The tako-ojisan makes an appearance (I’m wearing a mask because of a cough and I am preparing food for all the family, not because I am some germ-obsessed lunatic). Here the octopus have been de-slimed (using Captain Yutaka’s secret method) and are ready for eating/cooking…
Somewhat inevitably, the takoyaki machine was wheeled out.
Dessert was takomeshi (one-pot octopus and rice) made conveniently in the rice cooker:
My memory after these dishes becomes a little patchy, but the octopus was delicious and it is all thanks to Captain Yutaka of Yutakamaru, sailing from Nakaminato Harbour, Ibaraki!
The sea it was a-boiling!
It’s tako time!
This time kobujime, where the fish is salted down and pressed between two leaves of konbu kelp overnight. It is particularly delicious when eaten with chopped up umeboshi plums, even more so if you made the plums yourself. Usually this dish is made with white fish such as hirame or shirogisu or haze, but I had all the ingredients ready (in anticipation of catching a hirame, which I didn’t in the end) and it comes out just as good with an oily fish like Spanish mackerel.
finally disposed of. Chunks of the tail fillets were salted down and preserved in saikyo miso (large ziplock bag courtesy of Ikea). To eat, these are cooked under a grill, turned once, till cooked through; they need no other seasoning or fripperies. The fish can also be flaked and mixed with rice to make a particularly special onigiri. When I next eat these I will take a photo of the cooked product.
The big pieces of back meat and end-cuttings from the sashimi were all thrown into a big fisherman’s pie. The pie is simplicity itself: Bechemel sauce, parsley, tarragon, onions, white wine and a bit of Cheddar cheese over the fish then a thick layer of mashed potatoes goes on top, and the whole baked at 200°C till crisp. This one was very popular with all eaters!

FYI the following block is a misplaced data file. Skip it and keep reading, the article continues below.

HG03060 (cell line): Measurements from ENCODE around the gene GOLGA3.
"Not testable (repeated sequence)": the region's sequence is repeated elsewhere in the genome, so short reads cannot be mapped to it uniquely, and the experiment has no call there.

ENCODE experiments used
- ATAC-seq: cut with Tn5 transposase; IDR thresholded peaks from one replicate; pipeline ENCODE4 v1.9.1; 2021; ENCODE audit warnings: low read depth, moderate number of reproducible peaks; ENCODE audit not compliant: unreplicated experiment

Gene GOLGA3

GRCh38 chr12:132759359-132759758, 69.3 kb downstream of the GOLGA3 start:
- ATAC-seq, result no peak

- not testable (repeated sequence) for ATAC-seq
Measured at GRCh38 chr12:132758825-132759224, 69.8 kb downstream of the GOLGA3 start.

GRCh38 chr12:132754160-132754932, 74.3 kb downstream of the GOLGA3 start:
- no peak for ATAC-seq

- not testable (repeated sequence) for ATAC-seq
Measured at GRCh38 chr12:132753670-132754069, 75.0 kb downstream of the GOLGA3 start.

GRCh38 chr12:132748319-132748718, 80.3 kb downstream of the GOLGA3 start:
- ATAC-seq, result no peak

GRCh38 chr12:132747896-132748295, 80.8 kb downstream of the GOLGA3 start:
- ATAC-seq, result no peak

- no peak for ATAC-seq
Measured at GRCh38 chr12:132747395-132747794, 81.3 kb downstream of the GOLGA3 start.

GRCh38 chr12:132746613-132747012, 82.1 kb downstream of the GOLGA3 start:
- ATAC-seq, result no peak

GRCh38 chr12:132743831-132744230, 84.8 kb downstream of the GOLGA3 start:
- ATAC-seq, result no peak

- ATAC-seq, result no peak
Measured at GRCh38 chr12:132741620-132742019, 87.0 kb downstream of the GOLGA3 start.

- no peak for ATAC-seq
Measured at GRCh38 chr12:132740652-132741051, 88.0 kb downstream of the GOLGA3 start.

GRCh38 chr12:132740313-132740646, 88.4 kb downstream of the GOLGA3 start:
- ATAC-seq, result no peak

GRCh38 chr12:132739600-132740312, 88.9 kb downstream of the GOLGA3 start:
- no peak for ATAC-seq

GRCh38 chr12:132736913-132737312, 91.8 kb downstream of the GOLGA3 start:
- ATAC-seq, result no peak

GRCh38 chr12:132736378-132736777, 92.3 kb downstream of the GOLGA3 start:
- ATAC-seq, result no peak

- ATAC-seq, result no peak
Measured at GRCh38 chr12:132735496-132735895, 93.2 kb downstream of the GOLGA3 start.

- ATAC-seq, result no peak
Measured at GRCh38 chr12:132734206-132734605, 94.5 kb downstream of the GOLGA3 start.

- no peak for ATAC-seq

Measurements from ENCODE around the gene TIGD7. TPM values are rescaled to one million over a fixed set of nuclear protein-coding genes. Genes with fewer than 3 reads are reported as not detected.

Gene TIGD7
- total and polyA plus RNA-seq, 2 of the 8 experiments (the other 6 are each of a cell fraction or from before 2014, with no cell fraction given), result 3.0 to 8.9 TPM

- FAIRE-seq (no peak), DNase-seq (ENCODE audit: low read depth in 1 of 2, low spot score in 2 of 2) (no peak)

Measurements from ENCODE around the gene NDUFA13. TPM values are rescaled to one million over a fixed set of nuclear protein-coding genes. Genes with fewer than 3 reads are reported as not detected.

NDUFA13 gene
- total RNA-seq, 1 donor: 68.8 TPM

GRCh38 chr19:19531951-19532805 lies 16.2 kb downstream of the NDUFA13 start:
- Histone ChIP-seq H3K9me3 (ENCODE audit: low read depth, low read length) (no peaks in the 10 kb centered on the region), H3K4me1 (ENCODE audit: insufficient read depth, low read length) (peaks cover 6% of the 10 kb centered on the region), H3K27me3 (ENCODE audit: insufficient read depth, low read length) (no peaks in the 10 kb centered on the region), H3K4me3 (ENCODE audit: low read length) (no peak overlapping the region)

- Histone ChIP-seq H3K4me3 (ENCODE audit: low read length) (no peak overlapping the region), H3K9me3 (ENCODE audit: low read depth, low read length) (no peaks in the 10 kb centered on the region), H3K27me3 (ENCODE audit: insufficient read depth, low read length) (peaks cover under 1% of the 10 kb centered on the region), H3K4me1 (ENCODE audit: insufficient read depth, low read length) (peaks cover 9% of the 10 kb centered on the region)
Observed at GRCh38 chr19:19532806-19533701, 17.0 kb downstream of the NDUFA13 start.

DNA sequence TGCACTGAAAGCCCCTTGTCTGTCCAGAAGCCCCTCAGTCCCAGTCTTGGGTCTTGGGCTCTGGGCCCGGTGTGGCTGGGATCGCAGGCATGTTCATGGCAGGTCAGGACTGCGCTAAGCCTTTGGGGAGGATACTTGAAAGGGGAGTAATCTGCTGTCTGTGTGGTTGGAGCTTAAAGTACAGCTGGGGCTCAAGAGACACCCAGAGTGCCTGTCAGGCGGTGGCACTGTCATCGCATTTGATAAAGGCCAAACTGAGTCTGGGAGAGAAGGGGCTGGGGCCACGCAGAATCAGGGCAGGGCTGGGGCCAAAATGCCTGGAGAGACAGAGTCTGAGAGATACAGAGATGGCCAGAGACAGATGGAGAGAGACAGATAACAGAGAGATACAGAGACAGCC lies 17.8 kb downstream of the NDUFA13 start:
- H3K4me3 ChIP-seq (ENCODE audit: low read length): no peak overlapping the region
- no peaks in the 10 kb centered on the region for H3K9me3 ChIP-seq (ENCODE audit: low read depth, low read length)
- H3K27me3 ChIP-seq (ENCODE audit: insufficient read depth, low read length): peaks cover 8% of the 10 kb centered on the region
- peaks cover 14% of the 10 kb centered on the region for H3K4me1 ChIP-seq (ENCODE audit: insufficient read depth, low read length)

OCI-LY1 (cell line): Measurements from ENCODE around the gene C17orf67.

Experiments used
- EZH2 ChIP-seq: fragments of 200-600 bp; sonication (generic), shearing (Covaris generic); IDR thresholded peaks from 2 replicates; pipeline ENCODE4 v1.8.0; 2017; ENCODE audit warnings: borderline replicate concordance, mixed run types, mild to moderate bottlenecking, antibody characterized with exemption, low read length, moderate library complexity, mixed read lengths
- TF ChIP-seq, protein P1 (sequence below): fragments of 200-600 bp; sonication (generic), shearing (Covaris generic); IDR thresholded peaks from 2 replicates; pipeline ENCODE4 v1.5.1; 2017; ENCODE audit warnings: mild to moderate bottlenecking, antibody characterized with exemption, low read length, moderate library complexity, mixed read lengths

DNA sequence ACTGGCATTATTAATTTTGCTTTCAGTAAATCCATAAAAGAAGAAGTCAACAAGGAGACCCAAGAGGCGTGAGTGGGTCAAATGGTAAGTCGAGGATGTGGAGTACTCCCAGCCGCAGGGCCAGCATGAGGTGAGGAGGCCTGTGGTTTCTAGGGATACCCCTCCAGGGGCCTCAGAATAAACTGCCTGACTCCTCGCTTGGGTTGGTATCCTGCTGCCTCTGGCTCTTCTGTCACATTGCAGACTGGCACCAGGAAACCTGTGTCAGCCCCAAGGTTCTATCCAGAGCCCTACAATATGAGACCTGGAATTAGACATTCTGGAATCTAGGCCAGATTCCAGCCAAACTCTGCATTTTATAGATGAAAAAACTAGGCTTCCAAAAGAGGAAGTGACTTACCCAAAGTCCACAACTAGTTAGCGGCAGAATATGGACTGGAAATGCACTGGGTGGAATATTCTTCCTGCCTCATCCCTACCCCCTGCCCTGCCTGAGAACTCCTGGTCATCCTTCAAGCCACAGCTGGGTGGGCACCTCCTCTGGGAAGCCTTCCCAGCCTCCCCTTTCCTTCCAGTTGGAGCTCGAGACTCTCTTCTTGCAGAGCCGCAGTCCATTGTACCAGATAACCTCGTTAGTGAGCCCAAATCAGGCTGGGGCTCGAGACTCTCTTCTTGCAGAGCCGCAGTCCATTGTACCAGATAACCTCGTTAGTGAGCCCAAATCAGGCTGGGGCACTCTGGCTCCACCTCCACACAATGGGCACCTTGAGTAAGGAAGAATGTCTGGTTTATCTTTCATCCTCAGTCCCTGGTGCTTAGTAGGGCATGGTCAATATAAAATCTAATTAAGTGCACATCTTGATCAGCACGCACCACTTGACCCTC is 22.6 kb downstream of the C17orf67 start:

Japanese Spanish mackerel sashimi…
and the Yutaka-maru!
Despite the orgiastic feasting on hirame, there was plenty of fish left over for later use. First up was engawa, the wings of the fillets, which I made into sushi.
One way to enjoy filletted fish without cooking it is in kobu-jime, where the fish is salted lightly and then pressed between two fronds of kobu kelp. It comes out cured and very well flavoured and perfumed by the kelp, and you can control the strength of the flavour by how long you keep the fish wrapped in kobu; usually I go for 24 hours for a middling taste. This I always eat with the chopped up flesh of umeboshi plums.
Filletting fish for sushi or sashimi invariably leaves you with the skin leftover. Most restaurants and sushi chefs will toss this away (there are some notable exceptions to this) but with bigger fish like hirame or tai the skin is actually pretty tasty grilled, fried or poached. I like mine deep-fried and send it down with a couple of cold beers.
The last remnants of the hirame were consumed in that highly traditional Japanese dish fish pie.
There are plenty of recipes and versions of this online, but mine is pretty simple: a layer of raw spinach leaves, layer of raw white fish sprinkled with a touch of salt, white pepper and some grated nutmeg, then a layer of chopped up hard-boiled eggs, a sprinkle of chopped parsley, then cover the lot in Bechemel sauce. The whole is topped off with freshly made mashed potatoes (mine contains wasabi!) and a little Cheddar cheese sprinkled over the top.
Cook in the oven at 180°C till bubbling and nicely browned on top. Serve with Worcester sauce and/or chilli sauce.